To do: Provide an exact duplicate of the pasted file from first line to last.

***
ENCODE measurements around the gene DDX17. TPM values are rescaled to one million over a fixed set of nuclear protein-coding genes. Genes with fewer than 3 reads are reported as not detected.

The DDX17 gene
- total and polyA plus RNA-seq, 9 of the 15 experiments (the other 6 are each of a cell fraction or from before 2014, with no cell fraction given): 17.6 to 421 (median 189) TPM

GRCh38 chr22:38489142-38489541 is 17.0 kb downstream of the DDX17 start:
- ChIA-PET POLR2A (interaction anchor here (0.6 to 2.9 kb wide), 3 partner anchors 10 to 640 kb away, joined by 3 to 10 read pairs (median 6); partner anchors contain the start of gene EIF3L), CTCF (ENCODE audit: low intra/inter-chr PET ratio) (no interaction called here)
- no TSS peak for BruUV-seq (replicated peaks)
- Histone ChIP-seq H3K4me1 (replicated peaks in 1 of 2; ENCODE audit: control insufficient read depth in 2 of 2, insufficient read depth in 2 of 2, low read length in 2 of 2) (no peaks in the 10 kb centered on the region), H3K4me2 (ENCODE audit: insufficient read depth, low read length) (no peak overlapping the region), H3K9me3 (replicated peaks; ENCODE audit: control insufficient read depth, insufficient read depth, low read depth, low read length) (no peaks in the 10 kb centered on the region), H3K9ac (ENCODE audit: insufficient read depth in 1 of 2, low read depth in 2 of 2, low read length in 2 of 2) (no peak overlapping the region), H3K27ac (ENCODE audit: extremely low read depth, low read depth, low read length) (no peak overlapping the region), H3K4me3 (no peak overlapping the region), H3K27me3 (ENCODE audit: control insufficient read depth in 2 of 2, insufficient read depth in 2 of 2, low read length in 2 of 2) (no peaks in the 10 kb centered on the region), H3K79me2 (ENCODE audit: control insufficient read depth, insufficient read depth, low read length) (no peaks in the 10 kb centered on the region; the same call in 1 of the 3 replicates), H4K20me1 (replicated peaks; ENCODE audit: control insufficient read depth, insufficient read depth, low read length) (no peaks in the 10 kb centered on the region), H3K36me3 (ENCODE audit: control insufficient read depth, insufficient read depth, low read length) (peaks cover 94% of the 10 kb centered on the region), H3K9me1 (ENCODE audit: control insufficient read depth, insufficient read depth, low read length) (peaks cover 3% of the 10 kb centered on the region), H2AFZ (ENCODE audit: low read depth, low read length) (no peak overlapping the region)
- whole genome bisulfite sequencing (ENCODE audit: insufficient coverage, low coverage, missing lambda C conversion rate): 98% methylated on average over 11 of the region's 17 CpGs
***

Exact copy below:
ENCODE measurements around the gene DDX17. TPM values are rescaled to one million over a fixed set of nuclear protein-coding genes. Genes with fewer than 3 reads are reported as not detected.

The DDX17 gene
- total and polyA plus RNA-seq, 9 of the 15 experiments (the other 6 are each of a cell fraction or from before 2014, with no cell fraction given): 17.6 to 421 (median 189) TPM

GRCh38 chr22:38489142-38489541 is 17.0 kb downstream of the DDX17 start:
- ChIA-PET POLR2A (interaction anchor here (0.6 to 2.9 kb wide), 3 partner anchors 10 to 640 kb away, joined by 3 to 10 read pairs (median 6); partner anchors contain the start of gene EIF3L), CTCF (ENCODE audit: low intra/inter-chr PET ratio) (no interaction called here)
- no TSS peak for BruUV-seq (replicated peaks)
- Histone ChIP-seq H3K4me1 (replicated peaks in 1 of 2; ENCODE audit: control insufficient read depth in 2 of 2, insufficient read depth in 2 of 2, low read length in 2 of 2) (no peaks in the 10 kb centered on the region), H3K4me2 (ENCODE audit: insufficient read depth, low read length) (no peak overlapping the region), H3K9me3 (replicated peaks; ENCODE audit: control insufficient read depth, insufficient read depth, low read depth, low read length) (no peaks in the 10 kb centered on the region), H3K9ac (ENCODE audit: insufficient read depth in 1 of 2, low read depth in 2 of 2, low read length in 2 of 2) (no peak overlapping the region), H3K27ac (ENCODE audit: extremely low read depth, low read depth, low read length) (no peak overlapping the region), H3K4me3 (no peak overlapping the region), H3K27me3 (ENCODE audit: control insufficient read depth in 2 of 2, insufficient read depth in 2 of 2, low read length in 2 of 2) (no peaks in the 10 kb centered on the region), H3K79me2 (ENCODE audit: control insufficient read depth, insufficient read depth, low read length) (no peaks in the 10 kb centered on the region; the same call in 1 of the 3 replicates), H4K20me1 (replicated peaks; ENCODE audit: control insufficient read depth, insufficient read depth, low read length) (no peaks in the 10 kb centered on the region), H3K36me3 (ENCODE audit: control insufficient read depth, insufficient read depth, low read length) (peaks cover 94% of the 10 kb centered on the region), H3K9me1 (ENCODE audit: control insufficient read depth, insufficient read depth, low read length) (peaks cover 3% of the 10 kb centered on the region), H2AFZ (ENCODE audit: low read depth, low read length) (no peak overlapping the region)
- whole genome bisulfite sequencing (ENCODE audit: insufficient coverage, low coverage, missing lambda C conversion rate): 98% methylated on average over 11 of the region's 17 CpGs